Jean Piaget 's Theory Of Cognitive And Affective Development

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Running Head: The Methodology and Cognitive Theory of Jean Piaget

The Methodology and Cognitive Theory of Jean Piaget
Timothy Carlton
Southwest Tennessee Community College

A Paper Presented In Partial Fulfillment
Of The Requirements For
Life Span Psychology 2130-L01
July 31, 2014

Jean Piaget’s theory of Cognitive and Affective Development is a result of an interdisciplinary approach to understanding mental processes and the behaviors presented by those processes. Piaget’s theory encompasses development through four levels of cognition to formal operations. It further includes aspects such as types of knowledge, factors in development, and adaptation. Piaget’s background in biology and philosophy as well as his beliefs in epistemology and structuralism played a critical role in his theory’s development.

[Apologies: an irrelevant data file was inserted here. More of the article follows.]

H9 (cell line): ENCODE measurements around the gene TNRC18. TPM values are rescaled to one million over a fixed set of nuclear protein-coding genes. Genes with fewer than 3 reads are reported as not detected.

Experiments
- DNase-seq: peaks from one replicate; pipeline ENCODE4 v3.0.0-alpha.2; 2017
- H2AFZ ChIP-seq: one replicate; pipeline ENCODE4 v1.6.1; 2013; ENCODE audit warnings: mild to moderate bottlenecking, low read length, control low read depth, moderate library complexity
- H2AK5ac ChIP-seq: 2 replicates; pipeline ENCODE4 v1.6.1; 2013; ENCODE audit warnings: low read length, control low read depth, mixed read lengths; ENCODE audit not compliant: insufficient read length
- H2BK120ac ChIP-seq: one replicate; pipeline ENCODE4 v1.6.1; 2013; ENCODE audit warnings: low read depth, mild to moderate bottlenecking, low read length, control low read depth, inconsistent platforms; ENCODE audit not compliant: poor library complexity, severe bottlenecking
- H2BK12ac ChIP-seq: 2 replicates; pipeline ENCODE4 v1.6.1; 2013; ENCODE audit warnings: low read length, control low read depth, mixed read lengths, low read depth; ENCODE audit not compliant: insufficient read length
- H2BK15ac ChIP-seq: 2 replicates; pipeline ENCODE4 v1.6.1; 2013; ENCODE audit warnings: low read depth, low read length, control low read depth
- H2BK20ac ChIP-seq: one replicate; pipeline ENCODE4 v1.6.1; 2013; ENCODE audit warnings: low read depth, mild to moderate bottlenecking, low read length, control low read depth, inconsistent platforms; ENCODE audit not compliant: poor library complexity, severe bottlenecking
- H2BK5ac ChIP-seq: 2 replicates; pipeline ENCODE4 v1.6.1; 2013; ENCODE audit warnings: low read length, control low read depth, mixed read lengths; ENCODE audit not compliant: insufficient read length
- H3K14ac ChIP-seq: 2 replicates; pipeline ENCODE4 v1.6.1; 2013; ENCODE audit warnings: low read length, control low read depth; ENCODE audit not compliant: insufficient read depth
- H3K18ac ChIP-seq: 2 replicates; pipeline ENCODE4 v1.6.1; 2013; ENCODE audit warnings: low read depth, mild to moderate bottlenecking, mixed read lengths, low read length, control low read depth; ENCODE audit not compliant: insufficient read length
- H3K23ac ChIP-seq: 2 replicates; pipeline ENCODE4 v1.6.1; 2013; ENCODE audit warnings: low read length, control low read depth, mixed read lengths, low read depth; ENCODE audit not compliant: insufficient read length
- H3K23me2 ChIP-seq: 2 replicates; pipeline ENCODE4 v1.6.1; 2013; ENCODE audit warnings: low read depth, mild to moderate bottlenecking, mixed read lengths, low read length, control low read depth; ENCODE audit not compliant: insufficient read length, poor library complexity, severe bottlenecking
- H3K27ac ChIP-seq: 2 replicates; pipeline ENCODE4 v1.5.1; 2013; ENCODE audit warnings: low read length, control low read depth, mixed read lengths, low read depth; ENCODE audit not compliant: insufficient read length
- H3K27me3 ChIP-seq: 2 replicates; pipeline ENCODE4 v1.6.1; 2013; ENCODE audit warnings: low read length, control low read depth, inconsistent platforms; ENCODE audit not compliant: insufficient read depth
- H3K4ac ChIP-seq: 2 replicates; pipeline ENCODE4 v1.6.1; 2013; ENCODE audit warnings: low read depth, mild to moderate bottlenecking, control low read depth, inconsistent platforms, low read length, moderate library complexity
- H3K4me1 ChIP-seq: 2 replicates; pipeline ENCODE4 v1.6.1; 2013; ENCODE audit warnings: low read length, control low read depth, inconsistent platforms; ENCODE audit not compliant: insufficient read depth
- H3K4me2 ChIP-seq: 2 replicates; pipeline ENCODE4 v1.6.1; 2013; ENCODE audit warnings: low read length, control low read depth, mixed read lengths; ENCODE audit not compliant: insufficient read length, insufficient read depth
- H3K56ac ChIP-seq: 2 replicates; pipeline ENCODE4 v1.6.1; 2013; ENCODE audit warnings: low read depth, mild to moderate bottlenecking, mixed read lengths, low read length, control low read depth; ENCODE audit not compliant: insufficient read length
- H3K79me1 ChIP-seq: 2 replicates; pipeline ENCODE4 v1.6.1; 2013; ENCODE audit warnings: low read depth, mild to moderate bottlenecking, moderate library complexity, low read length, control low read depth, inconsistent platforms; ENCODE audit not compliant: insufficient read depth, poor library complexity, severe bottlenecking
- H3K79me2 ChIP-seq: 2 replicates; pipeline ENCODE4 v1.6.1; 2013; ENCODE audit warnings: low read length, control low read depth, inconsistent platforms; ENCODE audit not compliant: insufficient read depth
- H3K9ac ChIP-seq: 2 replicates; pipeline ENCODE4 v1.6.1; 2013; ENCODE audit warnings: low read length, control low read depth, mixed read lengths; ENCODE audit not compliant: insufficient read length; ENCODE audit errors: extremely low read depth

Jean Piaget’s sixty years of research is fundamental to our understanding of how children think. His systematic observational research method helps validate his cohesive theory. Originally trained as a biologist, Piaget began his psychological research after finding philosophy deficient in attempting to answered critical questions without experimental work. Jean Piaget’s Theories of Cognitive and Affective Development are a culmination of his life’s work and a characterization of his beliefs in structuralism, epistemology, and the biological construction of knowledge.
Epistemology is the study of knowledge and the science by which it is learned.
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